The first apparition of Marathi-related dialects can be traced all the way back to the 3rd century BCE and is often considered to be a sister language to Sanskrit with both languages borrowing from each other lexicon. Marahati was also influenced by Persian, Arabic, English as well as Portuguese (Goa was a Portuguese territory).

Despite its rich history and extensive literary culture, Marahati has yet to be listed as a Classical Language of India.

Holi festival goers in India. Holi is one of the most impressive festivals of India. Celebrated by the Hindu community across India, whatever the language they speak, during a night and a day people throw coloured powder at each other to celebrate the victory of good, the end of winter and the arrival of spring.

The Tamil Language in India

Tamil is the 5th most spoken native language in India with more than 60 million speakers and similar to Tengulu it belongs to the Dravidian language groups.

It is one of the 22 languages recognised by the 8th schedule of the India Constitution, and it is also the official languages of the Indian states of Tamil Nadu and the Indian Union Territory of Puducherry but it is also commonly used by larges minorities in the states of Andaman and Nicobar Islands, Kerala, Karnataka, Andhra Pradesh.

Because of the importance of the Tamil diaspora, Tamil is the official language of two countries: Singapore and Sri-Lanka as well as being a recognised minority language in  Canada, Malaysia, Mauritius and South Africa.

Tamil is one of the oldest surviving classical languages in the world, and it is the oldest language ever recorded in India.

In 2004, due to political lobbying, Tamil became the very first Indian language to be listed as one of the Classical Language of India.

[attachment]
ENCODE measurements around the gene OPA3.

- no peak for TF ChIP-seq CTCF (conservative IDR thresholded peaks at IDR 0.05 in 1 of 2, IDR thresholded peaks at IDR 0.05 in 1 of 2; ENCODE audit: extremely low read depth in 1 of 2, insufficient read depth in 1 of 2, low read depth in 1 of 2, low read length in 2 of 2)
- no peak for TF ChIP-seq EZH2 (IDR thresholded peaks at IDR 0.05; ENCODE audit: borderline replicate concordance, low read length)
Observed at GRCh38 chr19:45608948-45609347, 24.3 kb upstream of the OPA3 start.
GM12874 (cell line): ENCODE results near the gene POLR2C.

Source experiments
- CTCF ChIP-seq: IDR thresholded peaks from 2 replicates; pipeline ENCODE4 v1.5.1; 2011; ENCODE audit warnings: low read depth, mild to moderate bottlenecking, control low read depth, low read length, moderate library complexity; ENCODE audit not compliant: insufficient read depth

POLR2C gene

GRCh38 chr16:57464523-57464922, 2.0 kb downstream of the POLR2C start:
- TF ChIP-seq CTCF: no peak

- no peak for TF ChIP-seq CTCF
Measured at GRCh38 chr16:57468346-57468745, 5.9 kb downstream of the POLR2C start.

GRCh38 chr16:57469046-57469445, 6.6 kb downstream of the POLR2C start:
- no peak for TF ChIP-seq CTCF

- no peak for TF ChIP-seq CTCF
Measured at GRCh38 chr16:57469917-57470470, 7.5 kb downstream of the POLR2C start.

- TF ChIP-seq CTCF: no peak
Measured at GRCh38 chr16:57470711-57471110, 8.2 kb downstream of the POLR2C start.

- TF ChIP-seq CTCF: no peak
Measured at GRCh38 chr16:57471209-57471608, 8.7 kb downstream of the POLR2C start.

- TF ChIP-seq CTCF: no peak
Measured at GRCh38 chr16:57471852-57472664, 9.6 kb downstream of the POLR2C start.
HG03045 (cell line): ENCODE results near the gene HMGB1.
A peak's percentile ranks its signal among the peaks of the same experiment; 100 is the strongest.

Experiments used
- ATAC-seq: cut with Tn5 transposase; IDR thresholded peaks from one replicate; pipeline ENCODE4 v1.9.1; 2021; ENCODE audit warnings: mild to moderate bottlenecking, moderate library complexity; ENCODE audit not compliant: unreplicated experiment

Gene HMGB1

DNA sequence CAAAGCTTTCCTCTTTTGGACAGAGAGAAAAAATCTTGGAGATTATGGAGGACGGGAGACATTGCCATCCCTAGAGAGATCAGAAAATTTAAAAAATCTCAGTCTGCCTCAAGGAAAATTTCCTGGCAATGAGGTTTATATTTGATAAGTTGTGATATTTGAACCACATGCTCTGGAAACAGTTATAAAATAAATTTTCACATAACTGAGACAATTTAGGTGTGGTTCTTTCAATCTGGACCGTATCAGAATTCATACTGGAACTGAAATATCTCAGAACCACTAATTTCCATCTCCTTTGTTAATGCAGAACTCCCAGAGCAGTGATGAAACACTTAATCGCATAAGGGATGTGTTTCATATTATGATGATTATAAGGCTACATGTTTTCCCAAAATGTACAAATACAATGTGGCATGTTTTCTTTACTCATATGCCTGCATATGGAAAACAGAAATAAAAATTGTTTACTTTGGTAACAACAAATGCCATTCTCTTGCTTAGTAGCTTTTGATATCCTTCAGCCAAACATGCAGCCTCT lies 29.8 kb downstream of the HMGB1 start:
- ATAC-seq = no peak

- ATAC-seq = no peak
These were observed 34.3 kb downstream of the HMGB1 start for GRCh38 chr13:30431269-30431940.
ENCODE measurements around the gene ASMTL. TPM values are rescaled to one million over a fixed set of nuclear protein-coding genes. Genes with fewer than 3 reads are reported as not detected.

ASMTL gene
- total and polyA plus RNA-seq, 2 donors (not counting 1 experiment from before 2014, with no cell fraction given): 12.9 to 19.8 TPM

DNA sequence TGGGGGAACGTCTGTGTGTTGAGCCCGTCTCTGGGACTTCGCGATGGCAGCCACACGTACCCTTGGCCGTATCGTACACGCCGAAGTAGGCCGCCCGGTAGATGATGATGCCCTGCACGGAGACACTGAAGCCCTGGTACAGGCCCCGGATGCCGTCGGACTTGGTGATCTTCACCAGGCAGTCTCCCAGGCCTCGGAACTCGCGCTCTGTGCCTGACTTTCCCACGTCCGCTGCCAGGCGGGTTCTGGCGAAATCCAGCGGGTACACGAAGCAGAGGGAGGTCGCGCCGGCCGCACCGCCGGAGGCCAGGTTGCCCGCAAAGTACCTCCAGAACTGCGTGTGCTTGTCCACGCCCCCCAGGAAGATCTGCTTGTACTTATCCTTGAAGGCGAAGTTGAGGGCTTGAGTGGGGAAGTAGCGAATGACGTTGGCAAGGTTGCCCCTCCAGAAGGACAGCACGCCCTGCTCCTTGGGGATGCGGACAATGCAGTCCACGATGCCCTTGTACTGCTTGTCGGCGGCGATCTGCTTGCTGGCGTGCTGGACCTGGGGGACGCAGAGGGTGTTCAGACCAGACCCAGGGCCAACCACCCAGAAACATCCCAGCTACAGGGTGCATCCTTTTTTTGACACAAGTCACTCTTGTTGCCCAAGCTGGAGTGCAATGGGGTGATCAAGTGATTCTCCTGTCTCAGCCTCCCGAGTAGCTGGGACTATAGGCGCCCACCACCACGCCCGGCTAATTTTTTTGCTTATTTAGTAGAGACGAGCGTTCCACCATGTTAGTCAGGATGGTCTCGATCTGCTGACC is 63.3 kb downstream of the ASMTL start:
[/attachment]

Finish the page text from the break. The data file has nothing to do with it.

A newspaper in Tamil. Tamil has its own alphabet, different from the Sanskrit based Hindi one. (by John-OShea)

The Urdu Language in India

Urdu and Hindi are considered to be two dialects of one same language: Hindustani

Both languages are mutually intelligible meaning that Urdu speakers and Hindi speakers can understand each other. The difference resides in the alphabet that both languages used. Unlike Hindi which uses the native Devanagari script (originating from Brahmic family language), Urdu uses the  Persianised standard register that evolved from the Persian alphabet imported from the West by the Mogul rulers.

Urdu became the national language of Pakistan following the partition of British India in 1947 and is the official language of the Indian states of Jammu and Kashmir, Telangana, Uttar Pradesh, Bihar, Jharkhand and West Bengal. It is also commonly spoken in some parts of Nepal.

The difference between Urdu and Hindi, besides their writing system, is mostly socio-politic. Hindi has long been the universal language of the Hindu community while Urdu served as vernacular for the Muslim community. In Indian cities and town, even where a majority of the population is Hindu, Muslim who co-exist peacefully often use Urdu, spreading the language beyond the states where it holds official status.

These days, Hindi speakers are entirely comfortable with Persian-Arabic borrowed words while Urdu speakers have no problem using words drawn from Sanskrit. Even though differences remain in technical and literary texts, the barrier created between the two languages is slowly eroding.